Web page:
Diane couldn't get over the lameness of Scott's proposal. Two days before Christmas. Late at night. In her girlhood bedroom of her parent's house. In her PJs. No Champagne. No flowers. No "proposal concierge" orchestrating a flash mob. No drama. Not one bit.
It was humdrum and ordinary, and it definitely didn't hold water to her girlfriends' recent marriage proposals: In a hot-air balloon in Napa, on a ski lift in Telluride, in a swanky (and really expensive) restaurant. Nope. Diane and her freshly brushed teeth and her overnight serum on her face. She felt embarrassed by how undramatic Scott's proposal was. Especially as she retold the story to family, friends, and co-workers. It was too mundane and almost too intimate a scene for her to share with others. That made her doubly uncomfortable.
Until she and I unpacked it, that is. As Diane described the commonplaceness of the scene, I noticed that she only saw the lack of sexiness and drama. So I asked her why she thought Scott chose that place and that time to propose.
"Huh, I hadn't ever thought of that," she said. "I've only focused on how boring it was. But Scott knows I was anxious and worried about getting engaged, and that I'd freak out if he proposed in public. So maybe, his proposing to me in such a safe place was actually the best thing he could have done for me. He really took his time, talked about his love for me, our future, and was really poetic. It was actually really mellow and meaningful, probably because we were both so comfortable and not under any pressure."
"Thinking about it this way, my engagement was really intimate, private, and personal, and really reflected who two of us are together," Diane continued. "And ultimately, that's what's really important, right?"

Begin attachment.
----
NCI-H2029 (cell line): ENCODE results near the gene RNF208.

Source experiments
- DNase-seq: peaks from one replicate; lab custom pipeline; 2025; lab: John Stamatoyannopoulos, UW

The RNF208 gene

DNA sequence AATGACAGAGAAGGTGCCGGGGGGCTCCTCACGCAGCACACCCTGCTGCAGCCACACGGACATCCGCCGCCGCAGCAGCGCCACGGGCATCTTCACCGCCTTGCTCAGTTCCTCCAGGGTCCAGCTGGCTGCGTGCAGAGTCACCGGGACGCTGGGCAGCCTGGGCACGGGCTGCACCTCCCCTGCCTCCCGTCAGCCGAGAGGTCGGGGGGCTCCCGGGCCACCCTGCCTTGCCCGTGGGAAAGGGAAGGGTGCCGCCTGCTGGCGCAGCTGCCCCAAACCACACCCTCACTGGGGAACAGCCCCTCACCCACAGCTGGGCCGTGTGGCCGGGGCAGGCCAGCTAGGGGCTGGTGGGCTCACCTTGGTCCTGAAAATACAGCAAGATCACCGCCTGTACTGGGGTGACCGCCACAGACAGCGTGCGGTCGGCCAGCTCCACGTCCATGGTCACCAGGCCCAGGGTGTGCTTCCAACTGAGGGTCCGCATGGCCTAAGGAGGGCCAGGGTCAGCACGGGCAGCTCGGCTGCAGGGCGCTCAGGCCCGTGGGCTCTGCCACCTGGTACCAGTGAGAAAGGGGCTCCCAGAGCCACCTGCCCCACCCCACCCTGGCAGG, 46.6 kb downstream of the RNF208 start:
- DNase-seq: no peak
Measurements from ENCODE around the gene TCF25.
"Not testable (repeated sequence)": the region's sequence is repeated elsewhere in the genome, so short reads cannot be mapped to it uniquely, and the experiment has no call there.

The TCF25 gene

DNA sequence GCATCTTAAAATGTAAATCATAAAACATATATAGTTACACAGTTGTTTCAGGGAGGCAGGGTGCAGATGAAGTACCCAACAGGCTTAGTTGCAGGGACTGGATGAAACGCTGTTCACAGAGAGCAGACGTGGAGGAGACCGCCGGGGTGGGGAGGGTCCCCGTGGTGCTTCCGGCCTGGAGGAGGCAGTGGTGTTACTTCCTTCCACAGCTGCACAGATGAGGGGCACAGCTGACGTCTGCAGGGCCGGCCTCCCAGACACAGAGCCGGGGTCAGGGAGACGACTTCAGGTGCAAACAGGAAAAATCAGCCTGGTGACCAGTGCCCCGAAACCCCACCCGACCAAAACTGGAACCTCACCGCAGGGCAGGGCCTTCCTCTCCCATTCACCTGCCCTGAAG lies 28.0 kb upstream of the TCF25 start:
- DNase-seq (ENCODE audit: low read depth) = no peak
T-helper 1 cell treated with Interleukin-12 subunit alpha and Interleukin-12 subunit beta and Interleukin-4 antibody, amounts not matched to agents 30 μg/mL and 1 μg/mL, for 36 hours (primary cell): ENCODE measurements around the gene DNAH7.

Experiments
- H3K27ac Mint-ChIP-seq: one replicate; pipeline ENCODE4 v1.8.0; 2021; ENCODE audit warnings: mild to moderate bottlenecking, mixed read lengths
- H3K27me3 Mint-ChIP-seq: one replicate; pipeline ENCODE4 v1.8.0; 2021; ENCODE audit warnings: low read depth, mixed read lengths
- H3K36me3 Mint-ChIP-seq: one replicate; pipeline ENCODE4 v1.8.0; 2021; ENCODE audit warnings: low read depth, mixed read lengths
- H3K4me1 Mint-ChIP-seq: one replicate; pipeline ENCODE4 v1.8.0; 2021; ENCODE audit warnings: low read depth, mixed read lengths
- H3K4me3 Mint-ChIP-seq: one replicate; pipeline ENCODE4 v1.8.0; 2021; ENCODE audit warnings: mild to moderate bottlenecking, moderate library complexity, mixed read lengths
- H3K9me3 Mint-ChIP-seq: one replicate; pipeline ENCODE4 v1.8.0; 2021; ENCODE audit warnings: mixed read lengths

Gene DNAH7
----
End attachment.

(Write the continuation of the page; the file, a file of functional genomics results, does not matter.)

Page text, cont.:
Contrast how Diane now feels about her marriage proposal with Caroline's feelings about hers: Jeff got down on one knee at the base of the Statue of Liberty. He blurted out, "Will you marry me?" and that was it. No lead up. No words about why he wanted to marry Caroline. No gushy love talk or excitement about the future. To Caroline, Jeff's proposal felt purely transactional, embarrassing in its brevity, and devoid of emotion. Which, after she and I unpacked her proposal experience, reflected how emotionally unavailable Jeff was. Caroline spent the first months of her engagement trying to swallow her discomfort about the proposal. But when she reflected on it, she realized that the genericness of the proposal portrayed how little emotional connection there was between them, and she broke off the engagement.
So, if you had a "bad proposal," take some time to reflect on it, particularly the question: Why did he choose that place, that time, those words? What does it say about him? About you as a couple? It may offer you greater understanding into your groom and your life ahead with him.